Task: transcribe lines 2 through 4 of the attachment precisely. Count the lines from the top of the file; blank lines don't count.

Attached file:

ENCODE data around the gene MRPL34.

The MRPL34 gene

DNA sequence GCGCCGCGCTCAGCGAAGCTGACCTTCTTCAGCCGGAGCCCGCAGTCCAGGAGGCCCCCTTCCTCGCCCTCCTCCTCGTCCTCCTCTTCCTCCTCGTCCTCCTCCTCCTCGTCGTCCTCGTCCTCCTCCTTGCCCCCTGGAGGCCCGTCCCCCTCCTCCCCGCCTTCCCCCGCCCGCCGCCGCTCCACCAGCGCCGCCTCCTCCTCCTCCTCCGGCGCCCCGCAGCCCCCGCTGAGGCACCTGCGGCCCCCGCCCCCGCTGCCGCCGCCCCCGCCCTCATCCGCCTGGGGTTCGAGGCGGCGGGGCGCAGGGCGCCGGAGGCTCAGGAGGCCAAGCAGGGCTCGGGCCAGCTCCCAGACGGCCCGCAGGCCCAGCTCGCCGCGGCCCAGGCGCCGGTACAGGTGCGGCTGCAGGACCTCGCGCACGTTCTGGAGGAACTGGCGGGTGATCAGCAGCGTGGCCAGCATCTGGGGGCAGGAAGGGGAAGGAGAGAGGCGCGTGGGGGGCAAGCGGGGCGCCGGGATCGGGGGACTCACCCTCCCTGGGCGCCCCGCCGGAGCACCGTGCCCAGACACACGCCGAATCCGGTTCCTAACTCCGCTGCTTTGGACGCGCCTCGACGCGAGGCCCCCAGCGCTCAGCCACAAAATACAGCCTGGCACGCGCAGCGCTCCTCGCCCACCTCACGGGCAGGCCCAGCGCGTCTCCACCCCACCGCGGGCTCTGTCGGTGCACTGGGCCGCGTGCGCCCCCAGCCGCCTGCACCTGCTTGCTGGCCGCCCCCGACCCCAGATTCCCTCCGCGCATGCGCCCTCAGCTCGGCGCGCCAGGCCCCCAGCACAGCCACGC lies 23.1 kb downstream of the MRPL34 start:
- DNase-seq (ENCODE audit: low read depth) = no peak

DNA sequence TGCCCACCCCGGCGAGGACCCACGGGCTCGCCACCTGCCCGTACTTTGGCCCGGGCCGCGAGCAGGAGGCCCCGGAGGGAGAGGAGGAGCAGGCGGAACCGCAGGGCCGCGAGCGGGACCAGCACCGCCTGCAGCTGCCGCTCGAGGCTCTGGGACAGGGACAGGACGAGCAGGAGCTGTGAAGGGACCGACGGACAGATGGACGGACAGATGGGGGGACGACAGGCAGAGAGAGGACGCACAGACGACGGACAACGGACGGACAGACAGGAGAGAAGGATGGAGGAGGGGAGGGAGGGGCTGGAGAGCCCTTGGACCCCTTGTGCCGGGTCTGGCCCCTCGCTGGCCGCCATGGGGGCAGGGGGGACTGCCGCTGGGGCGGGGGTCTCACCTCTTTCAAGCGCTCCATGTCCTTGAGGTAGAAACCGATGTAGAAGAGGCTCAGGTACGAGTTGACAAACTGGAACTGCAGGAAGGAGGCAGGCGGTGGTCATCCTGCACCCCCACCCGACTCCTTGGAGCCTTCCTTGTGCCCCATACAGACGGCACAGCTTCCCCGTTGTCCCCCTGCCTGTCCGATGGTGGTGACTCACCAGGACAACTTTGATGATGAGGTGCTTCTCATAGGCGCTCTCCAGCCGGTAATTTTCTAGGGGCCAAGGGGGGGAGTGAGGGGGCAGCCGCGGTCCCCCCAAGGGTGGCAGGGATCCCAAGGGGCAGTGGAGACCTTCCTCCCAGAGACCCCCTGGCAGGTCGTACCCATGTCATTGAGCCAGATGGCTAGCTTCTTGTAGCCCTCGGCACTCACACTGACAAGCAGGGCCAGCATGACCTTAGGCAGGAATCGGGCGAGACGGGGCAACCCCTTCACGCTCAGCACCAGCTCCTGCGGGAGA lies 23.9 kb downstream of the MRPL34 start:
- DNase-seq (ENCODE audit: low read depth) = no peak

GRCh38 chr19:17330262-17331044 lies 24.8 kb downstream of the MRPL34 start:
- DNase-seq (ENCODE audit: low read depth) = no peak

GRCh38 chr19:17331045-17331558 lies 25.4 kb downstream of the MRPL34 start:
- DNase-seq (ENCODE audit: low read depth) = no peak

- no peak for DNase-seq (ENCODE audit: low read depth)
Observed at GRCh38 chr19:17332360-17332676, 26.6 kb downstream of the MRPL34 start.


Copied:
The MRPL34 gene

DNA sequence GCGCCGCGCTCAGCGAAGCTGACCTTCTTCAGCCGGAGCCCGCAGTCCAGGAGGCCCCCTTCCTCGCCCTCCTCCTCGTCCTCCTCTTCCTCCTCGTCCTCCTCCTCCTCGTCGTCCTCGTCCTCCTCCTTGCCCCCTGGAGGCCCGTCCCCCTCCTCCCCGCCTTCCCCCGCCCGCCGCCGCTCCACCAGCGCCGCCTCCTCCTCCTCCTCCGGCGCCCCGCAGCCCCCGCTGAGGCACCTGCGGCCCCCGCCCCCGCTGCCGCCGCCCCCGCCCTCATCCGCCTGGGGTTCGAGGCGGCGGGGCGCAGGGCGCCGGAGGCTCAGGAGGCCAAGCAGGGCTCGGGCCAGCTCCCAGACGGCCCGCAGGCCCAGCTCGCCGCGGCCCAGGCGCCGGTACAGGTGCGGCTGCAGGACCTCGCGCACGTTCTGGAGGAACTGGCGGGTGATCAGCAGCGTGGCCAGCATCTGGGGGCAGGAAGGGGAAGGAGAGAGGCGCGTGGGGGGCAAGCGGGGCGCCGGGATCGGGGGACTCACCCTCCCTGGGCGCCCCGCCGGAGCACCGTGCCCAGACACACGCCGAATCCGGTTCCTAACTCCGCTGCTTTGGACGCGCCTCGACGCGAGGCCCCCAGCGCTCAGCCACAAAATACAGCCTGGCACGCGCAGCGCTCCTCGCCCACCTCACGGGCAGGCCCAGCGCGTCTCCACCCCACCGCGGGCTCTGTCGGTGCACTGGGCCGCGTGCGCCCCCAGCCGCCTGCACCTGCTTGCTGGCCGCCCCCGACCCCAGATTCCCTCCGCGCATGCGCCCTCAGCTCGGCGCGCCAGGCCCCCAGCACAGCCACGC lies 23.1 kb downstream of the MRPL34 start:
- DNase-seq (ENCODE audit: low read depth) = no peak